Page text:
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Critical Care |

Promoting a Culture of Safety in the Pediatric ICU by Improving the Quality of Postoperative Handoffs

Christopher Carroll, MD; Kathleen Sala, MPH; Andrea Benin, MD
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Connecticut Children's Medical Center, Hartford, CT


Chest. 2013;144(4_MeetingAbstracts):406A. doi:10.1378/chest.1698777
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Abstract

SESSION TITLE: Quality Improvement in the ICU II

SESSION TYPE: Original Investigation Slide

PRESENTED ON: Tuesday, October 29, 2013 at 04:30 PM - 05:30 PM

PURPOSE: Handoffs are a recognized potential source of medical errors and play an important role in patient safety. Improving the quality of handoffs between the operating room (OR) and the intensive care unit (ICU) is particularly important, as the high complexity and instability of the patient population can lead to a higher risk of medical errors. Our aim was to determine if we could intervene to improve the quality of handoffs in children admitted to the ICU postoperatively.

METHODS: Intervention: A structured handoff tool was developed using a multidisciplinary approach, which included key participants and a checklist of critical steps. Beginning in May 2012, this tool was instituted for children admitted to the ICU post-operatively. Evaluation: Compliance with key steps was audited in real time using a checklist. Data regarding clinical characteristics and outcomes of the patients were collected and the AHRQ Hospital Survey on Patient Safety Culture was administered.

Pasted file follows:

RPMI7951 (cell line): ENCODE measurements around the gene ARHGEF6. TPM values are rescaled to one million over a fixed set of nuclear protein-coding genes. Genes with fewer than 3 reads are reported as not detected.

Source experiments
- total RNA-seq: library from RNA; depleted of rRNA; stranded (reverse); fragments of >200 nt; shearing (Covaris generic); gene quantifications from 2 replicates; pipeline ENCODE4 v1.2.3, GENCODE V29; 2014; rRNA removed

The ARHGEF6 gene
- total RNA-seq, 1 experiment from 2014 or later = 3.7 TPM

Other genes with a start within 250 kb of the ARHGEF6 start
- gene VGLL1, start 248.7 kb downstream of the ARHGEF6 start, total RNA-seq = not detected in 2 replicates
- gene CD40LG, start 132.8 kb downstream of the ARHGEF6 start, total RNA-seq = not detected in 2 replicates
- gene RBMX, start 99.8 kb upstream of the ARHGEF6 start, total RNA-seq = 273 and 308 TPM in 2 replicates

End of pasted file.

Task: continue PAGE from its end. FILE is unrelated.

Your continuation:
RESULTS: Between May 2012 and January 2013, 205 children were admitted to the ICU post-operatively. Overall, handoffs were performed 94% of the time; ranging from 82% in May to 100% starting in August. Attendance by key providers ranged from 37% to 100% and there was 100% compliance with critical steps in the conducted handoffs. Surgical subspecialty, time of return from OR, and ICU length of stay were not associated with frequency of attendance or compliance with handoff. Written positive comments were reported in 15% of handoffs; there were no negative comments. Seventy staff members in the ICU completed the safety culture survey (96% response rate); 67% of respondents disagreed with the statement “problems often occur in the exchange of information across hospital units” in contrast with 42% (446/1063) for the hospital overall (P<.001), 13% (2/15) on the previous year’s survey in the ICU (P<.001) and 44% for the overall AHRQ benchmark.

CONCLUSIONS: Use of structured handoff tools for children admitted to the ICU post-operatively is feasible and well received by staff.

CLINICAL IMPLICATIONS: Improving handoffs in the ICU may play a successful part in promoting a culture of safety and enhancing communication.

DISCLOSURE: The following authors have nothing to disclose: Christopher Carroll, Kathleen Sala, Andrea Benin

No Product/Research Disclosure Information


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